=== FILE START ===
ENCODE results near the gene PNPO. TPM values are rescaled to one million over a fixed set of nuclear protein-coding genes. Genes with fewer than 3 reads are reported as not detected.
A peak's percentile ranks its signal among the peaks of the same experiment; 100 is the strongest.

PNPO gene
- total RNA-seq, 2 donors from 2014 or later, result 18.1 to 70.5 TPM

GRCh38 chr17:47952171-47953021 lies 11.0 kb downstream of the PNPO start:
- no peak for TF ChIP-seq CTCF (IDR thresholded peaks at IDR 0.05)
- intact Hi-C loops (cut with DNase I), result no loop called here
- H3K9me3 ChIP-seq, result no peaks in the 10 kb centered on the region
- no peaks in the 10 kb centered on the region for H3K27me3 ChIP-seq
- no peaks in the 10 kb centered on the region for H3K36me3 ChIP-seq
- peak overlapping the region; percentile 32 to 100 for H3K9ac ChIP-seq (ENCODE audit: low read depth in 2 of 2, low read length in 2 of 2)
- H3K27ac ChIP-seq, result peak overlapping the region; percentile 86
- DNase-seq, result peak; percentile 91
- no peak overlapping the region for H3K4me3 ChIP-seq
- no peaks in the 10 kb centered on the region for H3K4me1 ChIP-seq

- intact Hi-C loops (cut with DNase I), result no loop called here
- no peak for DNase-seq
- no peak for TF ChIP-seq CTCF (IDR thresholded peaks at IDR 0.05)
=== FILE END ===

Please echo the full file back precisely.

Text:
ENCODE results near the gene PNPO. TPM values are rescaled to one million over a fixed set of nuclear protein-coding genes. Genes with fewer than 3 reads are reported as not detected.
A peak's percentile ranks its signal among the peaks of the same experiment; 100 is the strongest.

PNPO gene
- total RNA-seq, 2 donors from 2014 or later, result 18.1 to 70.5 TPM

GRCh38 chr17:47952171-47953021 lies 11.0 kb downstream of the PNPO start:
- no peak for TF ChIP-seq CTCF (IDR thresholded peaks at IDR 0.05)
- intact Hi-C loops (cut with DNase I), result no loop called here
- H3K9me3 ChIP-seq, result no peaks in the 10 kb centered on the region
- no peaks in the 10 kb centered on the region for H3K27me3 ChIP-seq
- no peaks in the 10 kb centered on the region for H3K36me3 ChIP-seq
- peak overlapping the region; percentile 32 to 100 for H3K9ac ChIP-seq (ENCODE audit: low read depth in 2 of 2, low read length in 2 of 2)
- H3K27ac ChIP-seq, result peak overlapping the region; percentile 86
- DNase-seq, result peak; percentile 91
- no peak overlapping the region for H3K4me3 ChIP-seq
- no peaks in the 10 kb centered on the region for H3K4me1 ChIP-seq

- intact Hi-C loops (cut with DNase I), result no loop called here
- no peak for DNase-seq
- no peak for TF ChIP-seq CTCF (IDR thresholded peaks at IDR 0.05)